Adaptive headlight systems allow drivers to spot a difficult-to-see object on a dark, curvy road about a third of a second earlier than they would with conventional headlights.
Screenshot via IIHS.
Adaptive headlight systems allow drivers to spot a difficult-to-see object on a dark, curvy road about a third of a second earlier than they would with conventional headlights, according to a 2014 study from the Insurance Institute for Highway Safety.
What’s more, 2012 research by the Highway Loss Data Institute showed that vehicles equipped with optional adaptive headlights had lower rates of insurance claims under most coverage types than the same vehicles without the technology.
Because they are proving to be a critical safety feature, it’s no surprise that adaptive headlights are growing in popularity.
As a fleet owner or manager, it’s important to understand the benefits of adaptive headlights and how they work.
Adaptive headlight systems pivot in the direction of travel when steering around curves or corners. Simply put, they swivel around curves in response to steering input. Adaptive headlights are comprised of several sub-components including:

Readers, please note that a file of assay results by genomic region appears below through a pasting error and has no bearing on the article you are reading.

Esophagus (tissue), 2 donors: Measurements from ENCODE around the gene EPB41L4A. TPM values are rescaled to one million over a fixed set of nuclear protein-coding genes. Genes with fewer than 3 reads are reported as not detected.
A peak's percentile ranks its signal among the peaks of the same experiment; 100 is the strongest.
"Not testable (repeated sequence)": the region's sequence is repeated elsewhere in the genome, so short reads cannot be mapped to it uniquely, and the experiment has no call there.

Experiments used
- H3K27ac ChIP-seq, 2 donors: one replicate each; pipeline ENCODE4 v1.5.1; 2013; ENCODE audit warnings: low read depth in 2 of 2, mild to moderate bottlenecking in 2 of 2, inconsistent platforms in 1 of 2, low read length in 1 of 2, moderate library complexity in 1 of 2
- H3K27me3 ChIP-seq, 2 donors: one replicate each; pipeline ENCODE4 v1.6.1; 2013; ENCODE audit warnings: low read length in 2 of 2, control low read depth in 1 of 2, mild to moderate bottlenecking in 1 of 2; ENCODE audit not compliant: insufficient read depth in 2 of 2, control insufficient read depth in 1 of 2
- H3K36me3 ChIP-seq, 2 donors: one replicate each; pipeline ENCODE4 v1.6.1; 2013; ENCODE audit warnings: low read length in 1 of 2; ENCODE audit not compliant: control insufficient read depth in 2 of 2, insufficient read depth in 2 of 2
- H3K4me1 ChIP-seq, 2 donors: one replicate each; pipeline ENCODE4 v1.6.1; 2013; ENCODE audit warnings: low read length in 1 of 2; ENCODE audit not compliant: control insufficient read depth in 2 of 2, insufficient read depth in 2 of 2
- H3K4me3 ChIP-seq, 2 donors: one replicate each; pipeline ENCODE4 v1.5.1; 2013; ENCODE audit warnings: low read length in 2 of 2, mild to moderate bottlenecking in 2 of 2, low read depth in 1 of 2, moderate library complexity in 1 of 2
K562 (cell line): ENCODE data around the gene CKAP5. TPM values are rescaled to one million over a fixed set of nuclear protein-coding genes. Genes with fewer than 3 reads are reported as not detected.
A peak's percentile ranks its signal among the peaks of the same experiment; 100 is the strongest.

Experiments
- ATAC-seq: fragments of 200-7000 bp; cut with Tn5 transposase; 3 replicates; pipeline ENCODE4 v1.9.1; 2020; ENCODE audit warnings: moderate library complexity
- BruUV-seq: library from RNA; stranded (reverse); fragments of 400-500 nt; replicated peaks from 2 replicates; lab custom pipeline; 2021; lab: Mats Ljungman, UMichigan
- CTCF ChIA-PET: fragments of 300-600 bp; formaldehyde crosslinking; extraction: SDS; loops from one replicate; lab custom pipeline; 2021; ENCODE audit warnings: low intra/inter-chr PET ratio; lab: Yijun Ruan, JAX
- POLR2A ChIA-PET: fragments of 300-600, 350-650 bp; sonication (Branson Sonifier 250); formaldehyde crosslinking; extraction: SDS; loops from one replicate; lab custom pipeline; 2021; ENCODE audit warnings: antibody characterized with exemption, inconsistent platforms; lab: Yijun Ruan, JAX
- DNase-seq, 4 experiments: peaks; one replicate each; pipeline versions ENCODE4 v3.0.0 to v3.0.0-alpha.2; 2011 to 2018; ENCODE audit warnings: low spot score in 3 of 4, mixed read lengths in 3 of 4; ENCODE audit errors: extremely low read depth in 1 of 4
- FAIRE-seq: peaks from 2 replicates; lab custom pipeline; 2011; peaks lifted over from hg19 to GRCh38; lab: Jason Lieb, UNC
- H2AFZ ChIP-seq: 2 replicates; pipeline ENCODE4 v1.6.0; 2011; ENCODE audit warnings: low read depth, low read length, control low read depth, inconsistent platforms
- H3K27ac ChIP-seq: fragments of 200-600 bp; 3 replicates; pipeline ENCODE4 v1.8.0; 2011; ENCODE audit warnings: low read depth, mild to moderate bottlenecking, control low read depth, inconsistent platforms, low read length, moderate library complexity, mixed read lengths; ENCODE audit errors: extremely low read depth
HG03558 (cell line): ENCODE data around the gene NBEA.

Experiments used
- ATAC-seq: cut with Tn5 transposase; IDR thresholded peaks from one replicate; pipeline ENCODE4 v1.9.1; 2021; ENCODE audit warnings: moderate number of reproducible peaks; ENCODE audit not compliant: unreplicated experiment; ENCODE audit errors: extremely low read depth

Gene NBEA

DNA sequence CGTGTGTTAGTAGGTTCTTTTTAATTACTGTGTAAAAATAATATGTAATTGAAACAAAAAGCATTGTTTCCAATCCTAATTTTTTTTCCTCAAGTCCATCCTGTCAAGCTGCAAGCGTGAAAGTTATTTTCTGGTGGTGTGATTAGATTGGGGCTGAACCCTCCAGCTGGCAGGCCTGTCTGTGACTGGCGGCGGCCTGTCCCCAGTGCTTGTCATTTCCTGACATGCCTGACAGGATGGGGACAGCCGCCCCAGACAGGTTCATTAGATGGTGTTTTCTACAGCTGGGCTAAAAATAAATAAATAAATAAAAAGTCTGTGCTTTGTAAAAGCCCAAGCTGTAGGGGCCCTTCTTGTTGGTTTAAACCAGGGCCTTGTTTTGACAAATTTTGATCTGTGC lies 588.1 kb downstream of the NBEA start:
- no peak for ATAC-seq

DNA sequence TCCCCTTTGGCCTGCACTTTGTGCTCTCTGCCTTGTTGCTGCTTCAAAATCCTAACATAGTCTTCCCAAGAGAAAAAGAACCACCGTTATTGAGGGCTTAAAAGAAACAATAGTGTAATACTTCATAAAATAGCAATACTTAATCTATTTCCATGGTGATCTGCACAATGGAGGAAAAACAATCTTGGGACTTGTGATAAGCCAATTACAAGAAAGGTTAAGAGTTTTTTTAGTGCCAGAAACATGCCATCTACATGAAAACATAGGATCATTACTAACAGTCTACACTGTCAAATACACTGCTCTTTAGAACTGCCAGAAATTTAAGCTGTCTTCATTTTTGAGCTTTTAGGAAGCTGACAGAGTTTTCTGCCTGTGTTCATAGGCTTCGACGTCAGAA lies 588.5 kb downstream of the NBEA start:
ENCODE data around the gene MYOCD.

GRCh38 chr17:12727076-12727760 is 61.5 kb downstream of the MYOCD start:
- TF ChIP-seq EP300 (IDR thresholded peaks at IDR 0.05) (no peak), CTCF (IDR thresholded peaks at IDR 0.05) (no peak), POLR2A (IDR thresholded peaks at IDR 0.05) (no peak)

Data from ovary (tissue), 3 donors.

The data from the sensors are interpreted by an electronic control unit (ECU), which determines the vehicle’s speed, and the angle and length of the curve it is negotiating. The ECU then directs the motors attached to each headlight to move the beam to a specified degree for optimal lighting potential.
Most adaptive headlight systems can turn the headlights up to 15 degrees or more per side — better illuminating the road ahead.
Most systems also include a self-leveling system, which helps correctly position the headlights and prevents them from pointing too far up or down when driving on hilly terrain.
Adaptive headlights offer an additional safety benefit. The high beams stay active on both sides of a preceding car without glaring the driver. They also reduce glare for oncoming drivers as compared with traditional headlights.